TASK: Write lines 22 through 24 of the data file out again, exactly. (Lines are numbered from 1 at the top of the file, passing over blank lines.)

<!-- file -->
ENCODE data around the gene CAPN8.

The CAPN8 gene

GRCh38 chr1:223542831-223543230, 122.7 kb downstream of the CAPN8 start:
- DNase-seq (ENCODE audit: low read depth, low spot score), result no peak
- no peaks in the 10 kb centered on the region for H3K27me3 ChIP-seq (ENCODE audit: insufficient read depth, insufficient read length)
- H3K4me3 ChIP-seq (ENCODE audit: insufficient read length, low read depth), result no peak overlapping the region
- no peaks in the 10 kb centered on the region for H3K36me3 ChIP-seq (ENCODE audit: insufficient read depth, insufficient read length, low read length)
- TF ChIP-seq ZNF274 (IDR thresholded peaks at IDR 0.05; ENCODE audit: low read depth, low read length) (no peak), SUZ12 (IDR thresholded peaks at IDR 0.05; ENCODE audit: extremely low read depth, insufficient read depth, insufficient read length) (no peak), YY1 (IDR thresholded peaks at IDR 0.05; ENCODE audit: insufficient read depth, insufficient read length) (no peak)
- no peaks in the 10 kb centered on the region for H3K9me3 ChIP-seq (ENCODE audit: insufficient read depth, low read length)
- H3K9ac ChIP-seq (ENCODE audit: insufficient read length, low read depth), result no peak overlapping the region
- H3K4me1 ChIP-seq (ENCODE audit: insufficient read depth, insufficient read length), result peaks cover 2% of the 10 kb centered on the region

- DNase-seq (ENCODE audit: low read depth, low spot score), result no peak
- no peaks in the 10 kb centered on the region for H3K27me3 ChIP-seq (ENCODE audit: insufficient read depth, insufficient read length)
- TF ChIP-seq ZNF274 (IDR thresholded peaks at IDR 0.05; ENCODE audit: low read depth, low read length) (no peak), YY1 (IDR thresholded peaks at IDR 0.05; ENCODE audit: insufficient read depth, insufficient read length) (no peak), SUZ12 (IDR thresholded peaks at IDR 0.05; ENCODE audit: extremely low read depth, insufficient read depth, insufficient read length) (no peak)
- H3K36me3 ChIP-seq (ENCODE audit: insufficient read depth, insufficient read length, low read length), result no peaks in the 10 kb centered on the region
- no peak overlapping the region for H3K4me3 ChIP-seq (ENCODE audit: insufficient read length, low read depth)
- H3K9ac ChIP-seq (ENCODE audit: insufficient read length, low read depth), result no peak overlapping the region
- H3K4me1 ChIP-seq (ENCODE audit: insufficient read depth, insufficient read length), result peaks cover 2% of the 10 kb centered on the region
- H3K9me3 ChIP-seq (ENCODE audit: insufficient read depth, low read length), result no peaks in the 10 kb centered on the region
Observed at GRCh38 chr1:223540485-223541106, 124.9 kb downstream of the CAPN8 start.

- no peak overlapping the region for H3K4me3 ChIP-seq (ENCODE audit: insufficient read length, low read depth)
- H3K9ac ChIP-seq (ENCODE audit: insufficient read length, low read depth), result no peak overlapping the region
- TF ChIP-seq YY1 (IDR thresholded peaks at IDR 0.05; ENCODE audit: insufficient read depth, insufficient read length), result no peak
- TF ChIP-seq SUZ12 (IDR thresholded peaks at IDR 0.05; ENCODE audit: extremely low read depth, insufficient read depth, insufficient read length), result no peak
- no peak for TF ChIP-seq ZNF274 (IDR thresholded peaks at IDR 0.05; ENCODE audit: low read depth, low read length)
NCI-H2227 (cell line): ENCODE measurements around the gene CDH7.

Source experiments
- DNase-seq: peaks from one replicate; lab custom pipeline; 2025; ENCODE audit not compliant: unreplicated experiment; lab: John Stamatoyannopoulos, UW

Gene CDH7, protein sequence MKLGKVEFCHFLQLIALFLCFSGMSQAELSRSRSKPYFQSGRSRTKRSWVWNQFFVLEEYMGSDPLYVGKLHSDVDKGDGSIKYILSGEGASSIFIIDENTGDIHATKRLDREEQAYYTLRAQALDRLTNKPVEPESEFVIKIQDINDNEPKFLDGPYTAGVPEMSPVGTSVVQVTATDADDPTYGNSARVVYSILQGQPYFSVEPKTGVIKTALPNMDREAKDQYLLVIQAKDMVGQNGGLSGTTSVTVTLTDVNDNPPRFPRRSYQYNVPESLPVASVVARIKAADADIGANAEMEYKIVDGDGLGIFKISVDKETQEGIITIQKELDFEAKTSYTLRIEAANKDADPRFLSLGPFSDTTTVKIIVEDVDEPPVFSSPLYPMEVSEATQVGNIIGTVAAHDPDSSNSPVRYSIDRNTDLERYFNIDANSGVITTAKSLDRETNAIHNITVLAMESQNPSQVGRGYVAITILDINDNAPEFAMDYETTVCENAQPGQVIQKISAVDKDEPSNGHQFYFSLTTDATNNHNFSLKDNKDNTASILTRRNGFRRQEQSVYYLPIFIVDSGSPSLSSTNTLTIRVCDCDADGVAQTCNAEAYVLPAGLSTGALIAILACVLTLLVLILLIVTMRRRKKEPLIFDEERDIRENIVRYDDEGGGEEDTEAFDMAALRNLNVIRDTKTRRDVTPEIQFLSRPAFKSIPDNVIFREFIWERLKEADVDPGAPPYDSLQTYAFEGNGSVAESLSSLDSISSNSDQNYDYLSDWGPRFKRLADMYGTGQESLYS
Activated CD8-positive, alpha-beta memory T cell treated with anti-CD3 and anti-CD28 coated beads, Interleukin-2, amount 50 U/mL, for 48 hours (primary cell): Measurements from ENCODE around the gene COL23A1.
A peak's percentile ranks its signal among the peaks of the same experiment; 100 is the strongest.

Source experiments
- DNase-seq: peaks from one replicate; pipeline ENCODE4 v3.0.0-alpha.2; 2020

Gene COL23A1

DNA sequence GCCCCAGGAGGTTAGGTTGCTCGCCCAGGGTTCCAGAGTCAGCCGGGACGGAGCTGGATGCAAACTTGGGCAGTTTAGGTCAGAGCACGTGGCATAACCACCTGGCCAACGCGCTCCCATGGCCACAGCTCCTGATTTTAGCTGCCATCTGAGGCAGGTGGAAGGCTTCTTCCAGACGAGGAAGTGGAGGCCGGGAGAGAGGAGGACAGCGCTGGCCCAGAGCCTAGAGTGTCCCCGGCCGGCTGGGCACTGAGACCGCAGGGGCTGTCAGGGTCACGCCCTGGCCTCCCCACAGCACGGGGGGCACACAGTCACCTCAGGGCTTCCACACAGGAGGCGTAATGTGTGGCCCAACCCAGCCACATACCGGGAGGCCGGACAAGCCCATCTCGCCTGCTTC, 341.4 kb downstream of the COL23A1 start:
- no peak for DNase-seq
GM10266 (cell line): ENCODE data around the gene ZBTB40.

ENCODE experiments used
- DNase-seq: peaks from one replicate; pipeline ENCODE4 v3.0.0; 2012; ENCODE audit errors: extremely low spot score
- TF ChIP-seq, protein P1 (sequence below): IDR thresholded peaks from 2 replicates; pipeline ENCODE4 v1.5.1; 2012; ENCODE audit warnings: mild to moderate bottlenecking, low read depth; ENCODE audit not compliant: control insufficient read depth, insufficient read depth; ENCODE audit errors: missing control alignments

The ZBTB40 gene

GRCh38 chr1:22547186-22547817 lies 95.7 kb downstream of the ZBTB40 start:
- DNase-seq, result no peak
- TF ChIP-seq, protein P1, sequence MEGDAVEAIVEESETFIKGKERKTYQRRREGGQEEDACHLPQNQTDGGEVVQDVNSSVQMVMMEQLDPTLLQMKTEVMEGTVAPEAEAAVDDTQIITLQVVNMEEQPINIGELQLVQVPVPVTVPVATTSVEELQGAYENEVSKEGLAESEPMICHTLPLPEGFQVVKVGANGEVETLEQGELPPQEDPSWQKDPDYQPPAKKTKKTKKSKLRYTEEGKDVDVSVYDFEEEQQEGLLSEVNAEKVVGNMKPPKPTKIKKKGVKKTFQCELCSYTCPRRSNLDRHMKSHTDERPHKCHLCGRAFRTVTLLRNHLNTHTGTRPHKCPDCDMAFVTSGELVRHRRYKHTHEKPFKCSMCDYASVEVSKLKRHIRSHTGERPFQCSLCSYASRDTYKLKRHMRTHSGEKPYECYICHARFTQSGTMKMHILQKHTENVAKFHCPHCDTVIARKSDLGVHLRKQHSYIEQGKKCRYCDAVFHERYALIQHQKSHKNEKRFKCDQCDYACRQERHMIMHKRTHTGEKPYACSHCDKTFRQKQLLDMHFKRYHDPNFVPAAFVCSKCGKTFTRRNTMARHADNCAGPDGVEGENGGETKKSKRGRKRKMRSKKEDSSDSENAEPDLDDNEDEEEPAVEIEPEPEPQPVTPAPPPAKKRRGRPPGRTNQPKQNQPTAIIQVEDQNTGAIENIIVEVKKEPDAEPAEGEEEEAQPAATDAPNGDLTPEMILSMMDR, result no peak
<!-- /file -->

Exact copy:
- H3K9ac ChIP-seq (ENCODE audit: insufficient read length, low read depth), result no peak overlapping the region
- TF ChIP-seq YY1 (IDR thresholded peaks at IDR 0.05; ENCODE audit: insufficient read depth, insufficient read length), result no peak
- TF ChIP-seq SUZ12 (IDR thresholded peaks at IDR 0.05; ENCODE audit: extremely low read depth, insufficient read depth, insufficient read length), result no peak